By choosing such a high ISO setting, two bad things are going to happen when you are shooting JPGs - the first is aggressive JPG noise reduction (robbing detail, and colour), especially where there are a lot of shadow areas in the image. The second is that at F11, you are going to start running into lens diffraction effects.

Also, it may be my monitor, but your image appears underexposed to me - I'm pretty sure on the auto modes that you can't, but did you have any negative exposure compensation set?

With respect to the Nokia taking better pictures, I'm guessing here, that the Nokia may have produced a more contrasty image (clipped highlights/shadows), therefore appearing sharper, and brighter.
Hi. Thanks for the very useful response. Sadly as I opted for the 'safety' of the auto mode, no adjustments were possible. Incidentally, the Nokia is quite good. It has a 12 mp camera with a Carl Zeiss lens.

08-19-2012, 01:32 PM - 1 Like   #9
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The pictures are definitely underexpsosed. There is quite a large amount of white wall in the main part of the picturel, the camera's automatic exposure function works on the assumption that the average tone is18% gray- so it will try reproduce the white wall as gray, i.e underexposing. At ISO 6400 the dynamic range is reduced anyway, then you have underexposed shadows, so noise is going to be up and contrast down. In addition, shooting in JPEG at high ISO menas noise reduction will be marked, removing fine detail and thus flattening the image. You can increase contrat in PP, but you are still going to have problems with noise in the shadows. As other posters have said, using a larger aperture would have been preferable so as to drop the iso, and dialling in a little positive exposure comp would have helped too. The shot posted was taken at 1/80, you could have got away with a lower speed too - probably ok down to 1/30 if you were careful, SR is great in these situations! Tricky lighting like this ( great variation, mixed source, predominance of white) needs a little experience to get the best results, and full auto modes tend to be fooled in situations like this.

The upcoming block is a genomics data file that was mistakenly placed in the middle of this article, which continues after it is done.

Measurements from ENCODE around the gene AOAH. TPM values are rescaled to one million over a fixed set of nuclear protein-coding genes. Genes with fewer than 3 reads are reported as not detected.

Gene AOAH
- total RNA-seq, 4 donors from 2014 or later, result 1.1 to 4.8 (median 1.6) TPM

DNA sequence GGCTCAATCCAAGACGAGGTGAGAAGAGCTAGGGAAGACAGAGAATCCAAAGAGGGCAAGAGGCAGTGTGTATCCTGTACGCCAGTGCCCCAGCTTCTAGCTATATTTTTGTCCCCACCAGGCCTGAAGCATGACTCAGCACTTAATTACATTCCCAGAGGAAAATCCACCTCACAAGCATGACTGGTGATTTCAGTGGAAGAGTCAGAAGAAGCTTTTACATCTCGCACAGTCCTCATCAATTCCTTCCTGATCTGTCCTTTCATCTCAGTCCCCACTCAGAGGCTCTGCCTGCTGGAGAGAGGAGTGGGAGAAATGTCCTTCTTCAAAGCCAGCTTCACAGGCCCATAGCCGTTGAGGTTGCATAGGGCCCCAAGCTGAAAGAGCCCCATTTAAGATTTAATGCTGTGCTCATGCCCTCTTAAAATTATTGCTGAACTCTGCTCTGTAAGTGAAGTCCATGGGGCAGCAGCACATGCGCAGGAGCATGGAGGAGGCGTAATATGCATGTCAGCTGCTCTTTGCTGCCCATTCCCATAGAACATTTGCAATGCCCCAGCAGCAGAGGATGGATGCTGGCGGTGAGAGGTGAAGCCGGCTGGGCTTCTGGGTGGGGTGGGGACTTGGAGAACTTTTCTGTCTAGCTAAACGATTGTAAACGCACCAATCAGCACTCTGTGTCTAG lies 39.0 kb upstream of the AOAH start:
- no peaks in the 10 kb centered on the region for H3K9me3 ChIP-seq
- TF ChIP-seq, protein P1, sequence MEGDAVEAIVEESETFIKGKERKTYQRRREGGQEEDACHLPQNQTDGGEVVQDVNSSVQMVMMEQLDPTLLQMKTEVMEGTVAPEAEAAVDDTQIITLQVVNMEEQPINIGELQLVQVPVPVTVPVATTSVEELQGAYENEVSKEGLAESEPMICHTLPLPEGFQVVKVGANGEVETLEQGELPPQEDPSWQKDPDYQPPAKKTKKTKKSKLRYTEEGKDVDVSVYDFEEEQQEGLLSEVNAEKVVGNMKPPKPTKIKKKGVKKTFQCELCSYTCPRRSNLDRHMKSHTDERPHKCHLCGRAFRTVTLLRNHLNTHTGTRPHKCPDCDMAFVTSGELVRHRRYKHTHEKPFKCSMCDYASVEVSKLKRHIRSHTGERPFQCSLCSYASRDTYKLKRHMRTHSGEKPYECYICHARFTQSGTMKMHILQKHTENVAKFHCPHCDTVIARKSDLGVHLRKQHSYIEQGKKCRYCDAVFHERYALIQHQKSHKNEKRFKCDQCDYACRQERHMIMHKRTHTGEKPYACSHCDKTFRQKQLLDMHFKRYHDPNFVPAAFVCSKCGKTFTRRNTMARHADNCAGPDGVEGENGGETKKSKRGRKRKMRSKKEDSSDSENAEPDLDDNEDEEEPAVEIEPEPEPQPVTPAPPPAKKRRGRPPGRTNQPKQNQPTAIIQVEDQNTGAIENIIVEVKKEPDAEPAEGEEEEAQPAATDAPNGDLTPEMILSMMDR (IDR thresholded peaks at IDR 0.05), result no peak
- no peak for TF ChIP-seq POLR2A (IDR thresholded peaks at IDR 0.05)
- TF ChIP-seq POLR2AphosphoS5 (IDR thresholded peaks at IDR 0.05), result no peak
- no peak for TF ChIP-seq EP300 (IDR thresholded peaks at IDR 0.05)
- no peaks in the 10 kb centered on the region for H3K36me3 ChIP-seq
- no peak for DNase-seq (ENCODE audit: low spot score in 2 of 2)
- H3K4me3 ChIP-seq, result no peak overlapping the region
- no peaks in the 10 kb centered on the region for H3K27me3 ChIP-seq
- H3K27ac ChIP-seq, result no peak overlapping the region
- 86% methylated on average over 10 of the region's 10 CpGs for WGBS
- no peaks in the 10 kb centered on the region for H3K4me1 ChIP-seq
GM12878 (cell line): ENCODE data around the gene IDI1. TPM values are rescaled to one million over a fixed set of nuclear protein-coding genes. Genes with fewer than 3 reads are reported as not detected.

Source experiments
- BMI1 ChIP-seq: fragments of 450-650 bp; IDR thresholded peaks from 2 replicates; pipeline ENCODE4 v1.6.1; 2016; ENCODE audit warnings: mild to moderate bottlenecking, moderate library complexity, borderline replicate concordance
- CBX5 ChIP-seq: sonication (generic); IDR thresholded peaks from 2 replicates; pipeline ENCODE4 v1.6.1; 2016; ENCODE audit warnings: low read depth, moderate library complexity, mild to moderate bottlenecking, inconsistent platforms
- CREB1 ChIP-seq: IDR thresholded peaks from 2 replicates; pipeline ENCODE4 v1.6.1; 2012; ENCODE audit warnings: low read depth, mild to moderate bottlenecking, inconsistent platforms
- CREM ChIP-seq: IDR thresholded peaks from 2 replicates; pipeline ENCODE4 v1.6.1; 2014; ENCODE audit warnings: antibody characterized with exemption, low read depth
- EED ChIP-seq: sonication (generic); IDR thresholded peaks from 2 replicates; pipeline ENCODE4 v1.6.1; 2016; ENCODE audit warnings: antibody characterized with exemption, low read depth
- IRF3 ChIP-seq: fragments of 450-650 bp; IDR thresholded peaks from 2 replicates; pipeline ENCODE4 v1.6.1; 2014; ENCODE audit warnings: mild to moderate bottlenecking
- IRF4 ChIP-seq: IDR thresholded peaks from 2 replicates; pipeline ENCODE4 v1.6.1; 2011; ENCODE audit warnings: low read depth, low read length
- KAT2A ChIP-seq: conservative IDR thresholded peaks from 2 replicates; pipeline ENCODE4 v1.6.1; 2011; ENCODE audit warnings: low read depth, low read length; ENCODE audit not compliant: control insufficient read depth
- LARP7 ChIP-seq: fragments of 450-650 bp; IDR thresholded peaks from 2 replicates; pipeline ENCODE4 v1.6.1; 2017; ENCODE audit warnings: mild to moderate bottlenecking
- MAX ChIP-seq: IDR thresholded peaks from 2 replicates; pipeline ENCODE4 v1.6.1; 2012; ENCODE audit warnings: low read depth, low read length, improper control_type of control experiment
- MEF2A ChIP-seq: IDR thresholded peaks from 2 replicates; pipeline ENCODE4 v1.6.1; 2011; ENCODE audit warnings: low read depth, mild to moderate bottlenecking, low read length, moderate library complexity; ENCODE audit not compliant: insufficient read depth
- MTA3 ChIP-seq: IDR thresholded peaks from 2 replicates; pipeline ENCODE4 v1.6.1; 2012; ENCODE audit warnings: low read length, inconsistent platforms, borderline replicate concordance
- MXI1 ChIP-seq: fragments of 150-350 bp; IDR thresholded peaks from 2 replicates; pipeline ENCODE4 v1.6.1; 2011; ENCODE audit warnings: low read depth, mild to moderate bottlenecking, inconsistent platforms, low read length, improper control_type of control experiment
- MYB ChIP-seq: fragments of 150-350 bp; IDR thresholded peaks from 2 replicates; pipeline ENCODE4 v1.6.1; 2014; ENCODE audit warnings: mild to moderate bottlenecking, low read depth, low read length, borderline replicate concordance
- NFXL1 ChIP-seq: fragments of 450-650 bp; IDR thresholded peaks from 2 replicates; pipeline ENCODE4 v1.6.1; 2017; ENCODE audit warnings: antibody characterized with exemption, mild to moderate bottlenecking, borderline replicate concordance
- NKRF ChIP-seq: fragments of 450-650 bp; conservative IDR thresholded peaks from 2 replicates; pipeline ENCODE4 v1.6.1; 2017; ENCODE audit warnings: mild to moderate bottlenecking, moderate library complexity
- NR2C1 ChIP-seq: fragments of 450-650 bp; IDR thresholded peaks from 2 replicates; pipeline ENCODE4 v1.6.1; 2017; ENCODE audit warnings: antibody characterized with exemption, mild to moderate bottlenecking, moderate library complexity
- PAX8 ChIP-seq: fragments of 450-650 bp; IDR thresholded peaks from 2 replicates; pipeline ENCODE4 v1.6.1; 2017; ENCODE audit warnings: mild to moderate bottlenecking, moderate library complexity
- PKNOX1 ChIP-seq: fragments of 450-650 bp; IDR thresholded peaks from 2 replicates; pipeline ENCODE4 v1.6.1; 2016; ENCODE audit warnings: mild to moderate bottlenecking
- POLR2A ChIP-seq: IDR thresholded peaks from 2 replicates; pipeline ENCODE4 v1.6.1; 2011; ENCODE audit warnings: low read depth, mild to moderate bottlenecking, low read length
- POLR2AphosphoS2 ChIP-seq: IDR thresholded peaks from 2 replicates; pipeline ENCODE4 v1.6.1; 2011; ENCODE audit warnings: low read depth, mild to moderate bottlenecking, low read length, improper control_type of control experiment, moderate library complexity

Last edited by StephenHampshire; 08-19-2012 at 01:35 PM. Reason: added bit about shutter speed
08-19-2012, 01:40 PM   #10
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QuoteOriginally posted by StephenHampshire Quote
The pictures are definitely underexpsosed. There is quite a large amount of white wall in the main part of the picturel, the camera's automatic exposure function works on the assumption that the average tone is18% gray- so it will try reproduce the white wall as gray, i.e underexposing. At ISO 6400 the dynamic range is reduced anyway, then you have underexposed shadows, so noise is going to be up and contrast down. In addition, shooting in JPEG at high ISO menas noise reduction will be marked, removing fine detail and thus flattening the image. You can increase contrat in PP, but you are still going to have problems with noise in the shadows. As other posters have said, using a larger aperture would have been preferable so as to drop the iso, and dialling in a little positive exposure comp would have helped too. The shot posted was taken at 1/80, you could have got away with a lower speed too - probably ok down to 1/30 if you were careful, SR is great in these situations! Tricky lighting like this ( great variation, mixed source, predominance of white) needs a little experience to get the best results, and full auto modes tend to be fooled in situations like this.
Hey Stephen.

Thanks for your reply. I am really impressed with the depth, speed and volume of responses on this forum!